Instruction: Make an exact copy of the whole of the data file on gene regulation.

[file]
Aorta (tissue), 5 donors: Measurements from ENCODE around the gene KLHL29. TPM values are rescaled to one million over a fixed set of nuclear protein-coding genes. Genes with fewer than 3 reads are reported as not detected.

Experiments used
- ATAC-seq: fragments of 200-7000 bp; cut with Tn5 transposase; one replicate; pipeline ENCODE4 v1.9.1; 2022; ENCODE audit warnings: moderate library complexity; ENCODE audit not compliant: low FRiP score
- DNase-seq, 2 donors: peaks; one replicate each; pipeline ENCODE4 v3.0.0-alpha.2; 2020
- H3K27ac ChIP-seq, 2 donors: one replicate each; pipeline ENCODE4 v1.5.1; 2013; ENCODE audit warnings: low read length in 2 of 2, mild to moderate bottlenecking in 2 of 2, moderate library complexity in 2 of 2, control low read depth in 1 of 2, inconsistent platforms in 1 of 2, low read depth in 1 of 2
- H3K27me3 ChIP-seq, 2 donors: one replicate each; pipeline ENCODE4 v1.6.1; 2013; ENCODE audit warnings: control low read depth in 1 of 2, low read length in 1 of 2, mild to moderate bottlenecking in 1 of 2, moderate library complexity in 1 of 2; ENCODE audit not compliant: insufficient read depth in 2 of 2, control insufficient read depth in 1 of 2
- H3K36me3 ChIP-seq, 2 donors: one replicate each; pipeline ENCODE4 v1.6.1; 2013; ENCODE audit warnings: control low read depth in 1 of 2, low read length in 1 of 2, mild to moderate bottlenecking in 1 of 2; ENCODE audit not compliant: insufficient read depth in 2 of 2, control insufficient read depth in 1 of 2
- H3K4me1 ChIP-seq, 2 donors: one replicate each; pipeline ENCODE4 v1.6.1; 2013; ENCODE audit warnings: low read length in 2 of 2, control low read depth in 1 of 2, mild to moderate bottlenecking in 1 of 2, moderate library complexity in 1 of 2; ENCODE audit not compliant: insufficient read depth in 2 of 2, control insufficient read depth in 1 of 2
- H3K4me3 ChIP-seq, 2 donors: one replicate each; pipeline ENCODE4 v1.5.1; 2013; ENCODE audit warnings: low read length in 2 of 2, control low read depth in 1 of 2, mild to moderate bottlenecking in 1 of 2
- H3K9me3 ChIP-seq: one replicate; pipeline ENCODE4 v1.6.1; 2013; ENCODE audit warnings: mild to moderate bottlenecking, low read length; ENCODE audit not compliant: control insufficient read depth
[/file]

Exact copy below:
Aorta (tissue), 5 donors: Measurements from ENCODE around the gene KLHL29. TPM values are rescaled to one million over a fixed set of nuclear protein-coding genes. Genes with fewer than 3 reads are reported as not detected.

Experiments used
- ATAC-seq: fragments of 200-7000 bp; cut with Tn5 transposase; one replicate; pipeline ENCODE4 v1.9.1; 2022; ENCODE audit warnings: moderate library complexity; ENCODE audit not compliant: low FRiP score
- DNase-seq, 2 donors: peaks; one replicate each; pipeline ENCODE4 v3.0.0-alpha.2; 2020
- H3K27ac ChIP-seq, 2 donors: one replicate each; pipeline ENCODE4 v1.5.1; 2013; ENCODE audit warnings: low read length in 2 of 2, mild to moderate bottlenecking in 2 of 2, moderate library complexity in 2 of 2, control low read depth in 1 of 2, inconsistent platforms in 1 of 2, low read depth in 1 of 2
- H3K27me3 ChIP-seq, 2 donors: one replicate each; pipeline ENCODE4 v1.6.1; 2013; ENCODE audit warnings: control low read depth in 1 of 2, low read length in 1 of 2, mild to moderate bottlenecking in 1 of 2, moderate library complexity in 1 of 2; ENCODE audit not compliant: insufficient read depth in 2 of 2, control insufficient read depth in 1 of 2
- H3K36me3 ChIP-seq, 2 donors: one replicate each; pipeline ENCODE4 v1.6.1; 2013; ENCODE audit warnings: control low read depth in 1 of 2, low read length in 1 of 2, mild to moderate bottlenecking in 1 of 2; ENCODE audit not compliant: insufficient read depth in 2 of 2, control insufficient read depth in 1 of 2
- H3K4me1 ChIP-seq, 2 donors: one replicate each; pipeline ENCODE4 v1.6.1; 2013; ENCODE audit warnings: low read length in 2 of 2, control low read depth in 1 of 2, mild to moderate bottlenecking in 1 of 2, moderate library complexity in 1 of 2; ENCODE audit not compliant: insufficient read depth in 2 of 2, control insufficient read depth in 1 of 2
- H3K4me3 ChIP-seq, 2 donors: one replicate each; pipeline ENCODE4 v1.5.1; 2013; ENCODE audit warnings: low read length in 2 of 2, control low read depth in 1 of 2, mild to moderate bottlenecking in 1 of 2
- H3K9me3 ChIP-seq: one replicate; pipeline ENCODE4 v1.6.1; 2013; ENCODE audit warnings: mild to moderate bottlenecking, low read length; ENCODE audit not compliant: control insufficient read depth